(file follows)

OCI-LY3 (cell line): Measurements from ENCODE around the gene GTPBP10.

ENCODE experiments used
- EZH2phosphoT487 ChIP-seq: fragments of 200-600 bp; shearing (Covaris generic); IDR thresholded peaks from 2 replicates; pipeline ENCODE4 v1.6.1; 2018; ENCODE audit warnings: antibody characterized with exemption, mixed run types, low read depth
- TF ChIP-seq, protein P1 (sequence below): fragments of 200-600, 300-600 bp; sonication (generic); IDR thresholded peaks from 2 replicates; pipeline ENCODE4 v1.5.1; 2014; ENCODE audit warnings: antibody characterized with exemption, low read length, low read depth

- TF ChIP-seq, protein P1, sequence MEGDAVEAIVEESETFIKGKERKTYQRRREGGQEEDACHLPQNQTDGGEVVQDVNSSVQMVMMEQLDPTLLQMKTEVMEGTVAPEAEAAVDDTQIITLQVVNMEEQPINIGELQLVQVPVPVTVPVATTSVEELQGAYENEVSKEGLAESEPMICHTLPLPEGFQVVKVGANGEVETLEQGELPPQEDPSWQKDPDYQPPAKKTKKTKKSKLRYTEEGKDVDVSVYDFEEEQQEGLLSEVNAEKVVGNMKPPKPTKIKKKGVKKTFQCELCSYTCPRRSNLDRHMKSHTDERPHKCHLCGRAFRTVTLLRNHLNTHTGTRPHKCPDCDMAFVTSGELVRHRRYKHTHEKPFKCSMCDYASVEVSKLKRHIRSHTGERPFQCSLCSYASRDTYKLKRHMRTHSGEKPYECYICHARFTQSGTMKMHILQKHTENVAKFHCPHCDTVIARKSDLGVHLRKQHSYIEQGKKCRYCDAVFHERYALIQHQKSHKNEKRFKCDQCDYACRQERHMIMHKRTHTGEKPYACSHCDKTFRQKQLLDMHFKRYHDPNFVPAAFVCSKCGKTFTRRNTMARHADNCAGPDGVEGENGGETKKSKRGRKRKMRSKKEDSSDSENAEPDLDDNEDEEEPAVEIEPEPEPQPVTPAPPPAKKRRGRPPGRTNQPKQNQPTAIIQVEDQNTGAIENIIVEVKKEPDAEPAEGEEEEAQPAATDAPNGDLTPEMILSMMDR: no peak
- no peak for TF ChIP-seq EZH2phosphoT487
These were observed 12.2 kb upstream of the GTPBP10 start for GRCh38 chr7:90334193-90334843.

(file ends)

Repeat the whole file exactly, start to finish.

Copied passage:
OCI-LY3 (cell line): Measurements from ENCODE around the gene GTPBP10.

ENCODE experiments used
- EZH2phosphoT487 ChIP-seq: fragments of 200-600 bp; shearing (Covaris generic); IDR thresholded peaks from 2 replicates; pipeline ENCODE4 v1.6.1; 2018; ENCODE audit warnings: antibody characterized with exemption, mixed run types, low read depth
- TF ChIP-seq, protein P1 (sequence below): fragments of 200-600, 300-600 bp; sonication (generic); IDR thresholded peaks from 2 replicates; pipeline ENCODE4 v1.5.1; 2014; ENCODE audit warnings: antibody characterized with exemption, low read length, low read depth

- TF ChIP-seq, protein P1, sequence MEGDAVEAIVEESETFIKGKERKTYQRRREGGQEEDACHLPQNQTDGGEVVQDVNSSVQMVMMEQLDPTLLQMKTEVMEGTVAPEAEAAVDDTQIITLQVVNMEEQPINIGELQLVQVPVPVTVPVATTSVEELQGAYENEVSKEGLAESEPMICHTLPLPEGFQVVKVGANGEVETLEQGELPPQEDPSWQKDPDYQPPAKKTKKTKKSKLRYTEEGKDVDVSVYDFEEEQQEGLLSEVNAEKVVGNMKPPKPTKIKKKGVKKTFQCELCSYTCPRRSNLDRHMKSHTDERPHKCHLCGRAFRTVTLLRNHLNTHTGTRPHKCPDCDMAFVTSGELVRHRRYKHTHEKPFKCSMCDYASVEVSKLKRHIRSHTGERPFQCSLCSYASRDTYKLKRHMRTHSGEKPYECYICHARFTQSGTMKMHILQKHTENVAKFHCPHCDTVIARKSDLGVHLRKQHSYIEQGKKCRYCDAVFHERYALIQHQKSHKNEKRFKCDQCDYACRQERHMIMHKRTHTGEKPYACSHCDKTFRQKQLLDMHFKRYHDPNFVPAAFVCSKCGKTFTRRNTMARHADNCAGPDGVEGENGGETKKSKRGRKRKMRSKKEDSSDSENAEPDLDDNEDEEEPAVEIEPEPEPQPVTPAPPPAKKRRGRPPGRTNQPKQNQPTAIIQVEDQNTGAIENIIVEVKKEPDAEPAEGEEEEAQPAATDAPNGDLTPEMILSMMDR: no peak
- no peak for TF ChIP-seq EZH2phosphoT487
These were observed 12.2 kb upstream of the GTPBP10 start for GRCh38 chr7:90334193-90334843.